The surname Brazeau

If you have been reading my posts, I’m sure you have figured out my obsession with finding the biological parents of my great grandfather, David Brazille Plunk.

Today, my curiosity has turned to his middle name, Brazille. At one time, I have thought this might be a family surname passed down. In actuality I still think it is, but my initial thought was that it was from the Rev. Bracewell family. Some variations of the surname Bracewell are Braswell, Brazell, Brazil, Breazeale, Brazille, anything that rhymes with dazzle.

But, there is apparently another possibility of the origin of his middle name. Of course, I’m no expert, and I have no proof, but merely offer this as a possibility and another avenue of research.

I’ve been researching Lucinda Coker’s son, Charles E. Nipps, and the women he may have known. During the Civil War, Lucinda was seeking passport from the Rolla Refugee Camp to St. Lewis, MO, along with her children, to join her then husband, Thomas Boatwright. Lucinda must have died between 1864 and 1865, because Thomas Boatwright married Rebecca Phillips in October of 1865, in St. Genevieve, MO.

So, at least for awhile, her son, Charles E. Nipps, was living in the St. Genevieve area. In fact, St. Genevieve, MO is where Charles E. Nipps met and married Margaret Catherine Albert Courtois. Margaret’s first husband was Francis/Francois courtois and they had a daughter, Antonia Elizabeth Courtois.

Out of curiosity, I started looking at the people living in St. Genevieve, MO during the time Charles E. Nipps would have been living there. In so doing, I ran across Jean Baptiste Brazeau married Marie Joseph Biroleau in St. Genevieve in 1755. No clue if this is Missouri or where or even if he is related to the Courtois family.

It’s the name Brazeau that caught my attention. There are, of course, several variant spellings of this surname which has its orginations in France. I’m wondering, if by the time the family made it into Missouri, considering the level of education available at the time, accents of the region, and other factors, could it be possible that my great grandfather’s middle name of Brazille was actually Brazeau?

The Nipps Sons of Lucinda Coker #9 of 52 Ancestors

You may want to read A Family for David, #7 of 52,to see why I am writing about the Nipps sons of Lucinda Coker.

I just had one of those moments where I have spent two hours writing a story and the whole thing disappeared. I doubt I will be able to do it justice in the rewrite as the hour is getting late, and I am getting tired.

As far as I have been able to find Lucinda Coker and Henry Nipps had three sons, Henry, Jr., Andrew Jackson, and Charles E.

The first son, Henry, Jr., born approx. 1845, is listed as blind on the 1850 census and he is missing on the 1860 census when Lucinda is married to Thomas Boatwright. Nor is he with Lucinda at the Rolla Refugee Camp, Rolla, MO in 1864. I can only presume that he is deceased by 1860.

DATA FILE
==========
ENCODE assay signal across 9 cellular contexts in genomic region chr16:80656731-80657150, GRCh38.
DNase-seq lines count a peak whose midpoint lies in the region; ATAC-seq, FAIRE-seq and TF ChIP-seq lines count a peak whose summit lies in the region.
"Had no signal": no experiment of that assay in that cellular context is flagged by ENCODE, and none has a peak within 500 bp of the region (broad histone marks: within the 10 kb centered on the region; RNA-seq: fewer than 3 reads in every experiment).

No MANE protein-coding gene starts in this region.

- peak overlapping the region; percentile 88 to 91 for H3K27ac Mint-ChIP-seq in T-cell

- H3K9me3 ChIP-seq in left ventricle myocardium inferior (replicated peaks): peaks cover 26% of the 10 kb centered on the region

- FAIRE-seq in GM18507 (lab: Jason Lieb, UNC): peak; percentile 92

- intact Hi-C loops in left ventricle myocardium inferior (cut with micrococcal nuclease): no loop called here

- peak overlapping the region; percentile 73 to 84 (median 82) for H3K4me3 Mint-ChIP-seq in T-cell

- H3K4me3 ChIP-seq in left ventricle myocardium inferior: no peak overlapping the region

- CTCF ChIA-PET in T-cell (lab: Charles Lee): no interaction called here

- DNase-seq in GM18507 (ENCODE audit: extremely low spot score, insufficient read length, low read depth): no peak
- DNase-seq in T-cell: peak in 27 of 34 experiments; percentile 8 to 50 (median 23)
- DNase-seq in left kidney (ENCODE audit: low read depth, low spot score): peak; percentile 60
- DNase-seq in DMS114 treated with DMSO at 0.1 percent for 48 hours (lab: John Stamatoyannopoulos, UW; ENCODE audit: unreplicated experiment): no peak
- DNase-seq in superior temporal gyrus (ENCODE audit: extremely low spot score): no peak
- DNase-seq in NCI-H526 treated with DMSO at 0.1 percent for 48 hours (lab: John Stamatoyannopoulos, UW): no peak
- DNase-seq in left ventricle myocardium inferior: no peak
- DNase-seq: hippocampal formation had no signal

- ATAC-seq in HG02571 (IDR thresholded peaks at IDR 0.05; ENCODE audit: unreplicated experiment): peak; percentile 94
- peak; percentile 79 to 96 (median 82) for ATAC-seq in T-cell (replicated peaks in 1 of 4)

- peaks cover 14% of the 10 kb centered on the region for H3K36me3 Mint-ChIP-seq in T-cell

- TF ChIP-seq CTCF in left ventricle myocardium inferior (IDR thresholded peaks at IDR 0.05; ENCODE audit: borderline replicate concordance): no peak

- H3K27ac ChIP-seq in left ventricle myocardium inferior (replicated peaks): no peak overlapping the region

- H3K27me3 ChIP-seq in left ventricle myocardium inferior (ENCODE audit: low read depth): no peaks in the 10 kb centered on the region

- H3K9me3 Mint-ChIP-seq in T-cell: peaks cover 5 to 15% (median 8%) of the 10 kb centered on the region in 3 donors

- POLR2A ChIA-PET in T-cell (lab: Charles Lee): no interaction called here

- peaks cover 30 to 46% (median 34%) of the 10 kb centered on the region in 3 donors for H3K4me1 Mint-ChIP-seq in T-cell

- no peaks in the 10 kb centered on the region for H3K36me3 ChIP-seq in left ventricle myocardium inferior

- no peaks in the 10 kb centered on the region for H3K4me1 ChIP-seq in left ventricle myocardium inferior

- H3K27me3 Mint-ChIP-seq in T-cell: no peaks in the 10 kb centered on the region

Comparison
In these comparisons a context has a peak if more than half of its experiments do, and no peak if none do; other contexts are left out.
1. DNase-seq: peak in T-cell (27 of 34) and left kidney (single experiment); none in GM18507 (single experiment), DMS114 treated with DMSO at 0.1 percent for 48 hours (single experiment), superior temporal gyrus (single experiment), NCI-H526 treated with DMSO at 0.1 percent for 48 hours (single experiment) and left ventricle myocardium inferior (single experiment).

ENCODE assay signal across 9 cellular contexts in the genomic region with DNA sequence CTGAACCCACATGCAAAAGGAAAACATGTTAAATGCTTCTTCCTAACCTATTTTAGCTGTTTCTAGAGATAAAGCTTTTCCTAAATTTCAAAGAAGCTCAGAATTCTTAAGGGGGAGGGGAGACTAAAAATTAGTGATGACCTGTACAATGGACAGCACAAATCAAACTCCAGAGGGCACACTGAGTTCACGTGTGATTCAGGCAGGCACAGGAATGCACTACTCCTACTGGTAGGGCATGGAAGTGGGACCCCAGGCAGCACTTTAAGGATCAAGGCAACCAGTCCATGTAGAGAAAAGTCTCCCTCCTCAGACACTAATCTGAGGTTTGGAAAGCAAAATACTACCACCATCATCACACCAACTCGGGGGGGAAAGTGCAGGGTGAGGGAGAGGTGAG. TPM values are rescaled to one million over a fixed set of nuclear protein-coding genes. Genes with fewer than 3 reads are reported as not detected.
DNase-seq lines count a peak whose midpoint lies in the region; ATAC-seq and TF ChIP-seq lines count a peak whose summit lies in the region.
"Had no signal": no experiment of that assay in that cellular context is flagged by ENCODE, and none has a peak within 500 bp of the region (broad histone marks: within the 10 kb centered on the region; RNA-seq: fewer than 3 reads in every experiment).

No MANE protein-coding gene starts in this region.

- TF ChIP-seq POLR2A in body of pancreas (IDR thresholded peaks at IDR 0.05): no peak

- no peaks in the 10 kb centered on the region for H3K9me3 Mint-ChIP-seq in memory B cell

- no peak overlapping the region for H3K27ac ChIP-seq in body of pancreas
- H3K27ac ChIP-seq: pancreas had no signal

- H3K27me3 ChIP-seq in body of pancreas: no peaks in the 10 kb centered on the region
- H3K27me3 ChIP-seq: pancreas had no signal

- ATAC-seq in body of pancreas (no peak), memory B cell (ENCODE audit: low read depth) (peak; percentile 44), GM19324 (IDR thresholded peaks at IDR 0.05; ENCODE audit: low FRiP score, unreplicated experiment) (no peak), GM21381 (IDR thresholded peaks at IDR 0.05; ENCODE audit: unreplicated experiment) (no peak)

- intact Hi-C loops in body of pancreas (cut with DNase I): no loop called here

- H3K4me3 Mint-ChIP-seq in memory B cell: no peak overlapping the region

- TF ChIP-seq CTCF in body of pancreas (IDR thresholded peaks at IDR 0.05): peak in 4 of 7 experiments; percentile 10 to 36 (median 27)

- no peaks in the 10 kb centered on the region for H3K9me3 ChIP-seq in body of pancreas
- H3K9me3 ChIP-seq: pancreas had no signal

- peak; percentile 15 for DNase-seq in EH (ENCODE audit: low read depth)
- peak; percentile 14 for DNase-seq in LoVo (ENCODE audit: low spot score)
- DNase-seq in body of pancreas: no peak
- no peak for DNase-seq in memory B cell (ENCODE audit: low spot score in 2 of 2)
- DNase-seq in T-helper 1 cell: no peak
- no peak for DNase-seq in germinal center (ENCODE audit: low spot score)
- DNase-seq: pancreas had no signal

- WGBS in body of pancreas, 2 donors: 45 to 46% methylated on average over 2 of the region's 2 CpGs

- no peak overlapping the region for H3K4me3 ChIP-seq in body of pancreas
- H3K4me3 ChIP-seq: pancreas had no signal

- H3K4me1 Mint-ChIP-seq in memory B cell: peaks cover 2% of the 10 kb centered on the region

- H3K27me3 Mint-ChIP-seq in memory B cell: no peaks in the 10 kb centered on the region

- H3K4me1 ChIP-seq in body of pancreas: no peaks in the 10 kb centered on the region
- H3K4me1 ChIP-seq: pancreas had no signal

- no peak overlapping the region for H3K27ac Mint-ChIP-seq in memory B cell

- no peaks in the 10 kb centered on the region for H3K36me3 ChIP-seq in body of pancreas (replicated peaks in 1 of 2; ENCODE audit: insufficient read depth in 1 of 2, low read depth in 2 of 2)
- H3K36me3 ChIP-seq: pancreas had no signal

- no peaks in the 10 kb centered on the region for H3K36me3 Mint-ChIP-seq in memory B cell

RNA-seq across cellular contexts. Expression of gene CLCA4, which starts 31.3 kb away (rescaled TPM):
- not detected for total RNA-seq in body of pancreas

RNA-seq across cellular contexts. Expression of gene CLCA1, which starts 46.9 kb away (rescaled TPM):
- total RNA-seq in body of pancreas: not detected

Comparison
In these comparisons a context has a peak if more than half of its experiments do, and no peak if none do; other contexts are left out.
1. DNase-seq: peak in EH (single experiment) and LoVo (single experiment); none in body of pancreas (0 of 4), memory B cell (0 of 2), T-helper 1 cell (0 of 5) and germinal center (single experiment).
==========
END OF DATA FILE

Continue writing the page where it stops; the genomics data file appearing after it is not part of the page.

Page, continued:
The second son, Andrew Jackson Nipps, married Sarah Hawkes/Hawker and had several children. None of which would have been old enough to father David Brazille Plunk, born May 1879/80. Nor can I find a DNA connection in my autosomal results to his wife or the families of his children.

That leaves Charles E. Nipps, born 1849, who married Margaret Catherine Albert, the widow of Francois Courtois. Charlie died in 1924, being predeceased by his wife, leaving his entire estate to his step daughter Antonia Elizabeth Courtois Jackson Looney. Apparently, Charlie never had any children of his own.

Yet, I descend from one of these two men. One and I can find no DNA connection to his wife, nor his children. The other claims he had no children.

Pretty obvious I need to research the women living in Charlie’s household and neighborhood in 1879/80. Don’t you think?

A Kings Daughter (Claude Damise) # 8 of 52 Ancestors

I’ve very behind on my commitment to write about 52 ancestors in 52 weeks. The only excuse I have is that life gets in the way.

To be honest, I don’t know yet whether or not Claude Damise is one of my ancestors. She is a woman I found, of French descent, in my increasing volumes of research seeking my biological ancestral family. She is the ancestor of one of my genetic “cousins” so it’s possible she will turn out to be one of my ancestors.

I found her very intriguing in that written in hand in the margins of a French genealogy book, next to the name of Claude Damise was the words “kings daughter”. In my ignorance, I took that literally and was trying in vain to find a King of France with a daughter named Claude.

In actuality, the term “Kings Daughters” was the name given to a group of approximately 800 women that were sent to Canada from France by Louis IV. Their passage, after they had been scrutinized by the Church to be upstanding young women, was paid by the government. The purpose of the program was to encourage settlement of men in Canada “New France”.

This program was between the years of 1663 and 1673. According to Orphans in France, Pioneers in Canada: The King’s Daughters in the 17th Century. Part 2: Biographical List of the King’s Daughters, Claude Damise arrived in Quebec, Canada in 1668, at the age of 18.

Shortly thereafter, also in 1668, she married Pierre Perthius, a member of Carignan-Salières Regiment. She apparently settled into her new life, and began populating New France with their offspring.

Claude Damise Perthius died in Montreal in 1705. I haven’t found the cause of her death, but I can imagine the hardships she faced on a new frontier. I think she is a woman I would be proud to call my ancestor. I hope I get to keep her in my tree.